Frazier's lightly-regarded defensive coordinator Alan Williams also has little feel on gameday.
Take Sunday for example, the Vikings pass rush wasn't getting home in the first half and Hoyer looked like his old mentor, Tom Brady, while shredding the Vikings' base cover-2 looks.
To his credit Williams dialed up the blitz early and often throughout the second half and Hoyer was rendered ineffective until the game-winning drive of course when he reverted back to what is an ugly default setting.
Only when it was too late did Williams go back to aggression and it didn't work as the blitz didn't get home and Smith -- perhaps Williams' only plus player these days -- let Cameron get his outside shoulder for an easy TD.
Right now Frazier and Williams are pounding the square peg in the round hole and even their effective players are starting to lose confidence as they watch the opposition move up and down the field with relative ease.
And we haven't even addressed the elephant in the room when it comes to the Vikings, an organization which has inexplicably married themselves to a quarterback who simply can't play at the NFL level.
At some point this season you may see the first 11-man front in defensive football history as teams devise ways to stop Adrian Peterson with nary a worry over Ponder's ability to beat them with a downfield throw.
A mechanical mess, Ponder is still staring down receivers like a raw rookie 29 starts into his NFL career. He continues to slide out of the pocket at the first sign of trouble instead of stepping up into it and he needs receivers to run virtually perfect routes, otherwise he's always a threat to throw the pick-six.
Despite all of that Frazier and Spielman fall on their swords week after week defending Ponder, hoping against hope that the light will finally go on for the Florida State product.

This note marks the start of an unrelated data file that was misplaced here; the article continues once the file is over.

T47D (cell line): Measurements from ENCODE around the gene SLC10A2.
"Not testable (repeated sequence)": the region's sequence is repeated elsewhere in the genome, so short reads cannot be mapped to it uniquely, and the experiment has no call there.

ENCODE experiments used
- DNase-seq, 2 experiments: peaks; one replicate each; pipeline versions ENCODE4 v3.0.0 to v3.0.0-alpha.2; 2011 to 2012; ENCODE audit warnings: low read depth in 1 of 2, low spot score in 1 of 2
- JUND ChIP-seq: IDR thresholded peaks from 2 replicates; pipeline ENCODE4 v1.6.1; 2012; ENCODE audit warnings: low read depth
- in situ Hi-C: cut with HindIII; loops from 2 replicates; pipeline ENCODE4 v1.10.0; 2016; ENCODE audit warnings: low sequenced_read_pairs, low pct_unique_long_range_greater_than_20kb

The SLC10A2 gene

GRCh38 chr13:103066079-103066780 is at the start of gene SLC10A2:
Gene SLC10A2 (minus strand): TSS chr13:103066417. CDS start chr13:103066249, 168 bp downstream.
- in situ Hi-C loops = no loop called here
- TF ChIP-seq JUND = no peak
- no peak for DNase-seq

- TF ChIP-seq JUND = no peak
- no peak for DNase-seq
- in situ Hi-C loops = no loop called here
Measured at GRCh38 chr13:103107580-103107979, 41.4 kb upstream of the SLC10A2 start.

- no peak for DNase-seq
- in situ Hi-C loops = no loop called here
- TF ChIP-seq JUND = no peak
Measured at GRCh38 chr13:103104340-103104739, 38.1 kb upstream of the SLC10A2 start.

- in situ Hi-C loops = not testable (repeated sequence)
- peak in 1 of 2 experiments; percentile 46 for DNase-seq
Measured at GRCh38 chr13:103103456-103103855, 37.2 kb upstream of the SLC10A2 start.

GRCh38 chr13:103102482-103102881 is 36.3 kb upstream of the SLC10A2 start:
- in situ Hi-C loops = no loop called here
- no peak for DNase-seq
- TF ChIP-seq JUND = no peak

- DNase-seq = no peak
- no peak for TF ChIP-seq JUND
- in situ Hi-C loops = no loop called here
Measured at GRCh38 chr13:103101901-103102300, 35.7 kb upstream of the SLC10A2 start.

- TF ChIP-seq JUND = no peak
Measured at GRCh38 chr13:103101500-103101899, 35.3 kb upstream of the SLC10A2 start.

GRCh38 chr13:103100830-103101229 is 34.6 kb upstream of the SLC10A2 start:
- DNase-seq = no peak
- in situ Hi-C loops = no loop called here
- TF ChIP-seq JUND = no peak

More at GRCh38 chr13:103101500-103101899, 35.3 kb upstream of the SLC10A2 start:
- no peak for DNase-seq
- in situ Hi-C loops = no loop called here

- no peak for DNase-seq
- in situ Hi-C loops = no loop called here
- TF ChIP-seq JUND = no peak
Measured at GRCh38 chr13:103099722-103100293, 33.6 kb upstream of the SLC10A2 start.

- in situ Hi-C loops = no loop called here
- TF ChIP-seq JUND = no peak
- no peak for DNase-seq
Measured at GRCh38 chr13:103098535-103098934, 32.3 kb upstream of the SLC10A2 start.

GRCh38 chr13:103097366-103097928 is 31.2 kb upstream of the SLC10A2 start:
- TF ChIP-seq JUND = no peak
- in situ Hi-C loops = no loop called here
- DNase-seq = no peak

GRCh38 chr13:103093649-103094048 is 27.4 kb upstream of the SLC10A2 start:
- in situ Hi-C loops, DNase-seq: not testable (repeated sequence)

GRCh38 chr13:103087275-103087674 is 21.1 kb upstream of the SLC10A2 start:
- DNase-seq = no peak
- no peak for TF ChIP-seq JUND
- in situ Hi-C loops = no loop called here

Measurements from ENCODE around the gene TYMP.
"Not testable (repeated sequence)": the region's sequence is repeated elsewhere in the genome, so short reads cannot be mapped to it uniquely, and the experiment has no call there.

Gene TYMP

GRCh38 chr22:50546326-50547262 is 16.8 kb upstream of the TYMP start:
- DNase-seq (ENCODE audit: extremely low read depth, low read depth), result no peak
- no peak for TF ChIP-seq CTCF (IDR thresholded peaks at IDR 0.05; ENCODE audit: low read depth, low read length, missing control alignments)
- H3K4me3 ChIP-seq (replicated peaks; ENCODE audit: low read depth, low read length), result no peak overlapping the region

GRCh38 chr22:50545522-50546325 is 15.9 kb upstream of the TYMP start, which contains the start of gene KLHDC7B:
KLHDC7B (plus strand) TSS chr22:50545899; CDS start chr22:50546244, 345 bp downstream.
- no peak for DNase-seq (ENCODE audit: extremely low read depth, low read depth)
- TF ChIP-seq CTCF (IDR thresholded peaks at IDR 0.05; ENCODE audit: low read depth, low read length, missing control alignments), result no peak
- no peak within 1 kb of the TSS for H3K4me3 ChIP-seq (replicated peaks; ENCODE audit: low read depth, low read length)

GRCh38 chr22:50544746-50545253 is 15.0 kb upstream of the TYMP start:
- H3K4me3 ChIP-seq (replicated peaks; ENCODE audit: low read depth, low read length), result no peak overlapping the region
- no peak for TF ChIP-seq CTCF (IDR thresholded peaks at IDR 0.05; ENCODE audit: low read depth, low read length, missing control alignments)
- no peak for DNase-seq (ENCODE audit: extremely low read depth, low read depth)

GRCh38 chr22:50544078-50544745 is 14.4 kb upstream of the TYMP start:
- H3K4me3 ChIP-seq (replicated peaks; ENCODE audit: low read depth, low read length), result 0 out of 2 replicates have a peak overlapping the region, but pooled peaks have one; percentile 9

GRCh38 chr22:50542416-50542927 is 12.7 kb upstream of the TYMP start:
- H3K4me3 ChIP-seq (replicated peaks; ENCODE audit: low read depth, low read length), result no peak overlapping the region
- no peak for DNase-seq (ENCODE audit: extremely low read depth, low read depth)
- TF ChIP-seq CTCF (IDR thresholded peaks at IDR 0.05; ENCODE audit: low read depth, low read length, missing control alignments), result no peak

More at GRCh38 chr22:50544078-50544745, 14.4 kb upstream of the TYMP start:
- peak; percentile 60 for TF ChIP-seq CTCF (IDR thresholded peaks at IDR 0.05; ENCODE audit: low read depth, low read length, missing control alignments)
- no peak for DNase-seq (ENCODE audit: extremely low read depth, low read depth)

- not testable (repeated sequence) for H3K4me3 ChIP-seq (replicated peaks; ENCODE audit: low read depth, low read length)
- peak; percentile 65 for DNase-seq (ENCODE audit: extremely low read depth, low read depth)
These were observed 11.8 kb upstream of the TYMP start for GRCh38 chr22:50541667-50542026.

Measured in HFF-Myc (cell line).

Offensive coordinator Bill Musgrave is more jittery than a cat in a room filled with rocking chairs when calling plays, taking the cautious approach to everything in an attempt to limit Ponder's game-changing mistakes.
And Musgrave's concerns are more than valid. He's already scaled things back to the point that the Vikings offense is more conservative than Sean Hannity yet Ponder continues to give it away at an alarming rate, turning it over on two more occasions against Cleveland.
Musgrave must have called the same roll out to the right side 10 different times against the Browns because Ponder can't execute anything else.
The embattled signal caller's most egregious error on Sunday, however, was a run of the mill incompletion on 3rd-and-4 from the Minnesota 20 with 3 1/2 minutes left. Greg Jennings was wide open on a simple corner route for a first down and Ponder flashed the control of Steve Blass or Rink Ankiel, throwing it high and outside.
An easy conversion was missed and the rest was history. The Browns got the ball back and Hoyer -- in just his second career start -- was everything Ponder wasn't.
"All 22 guys and special teams, we can play better, especially the offense," Ponder understated. "We have to fix it, otherwise we're going to be 0-16."
If Ponder is allowed under center again next week when Minnesota plays the Pittsburgh Steelers in London, the Vikings will be the team tanking for Teddy whether they know it or not.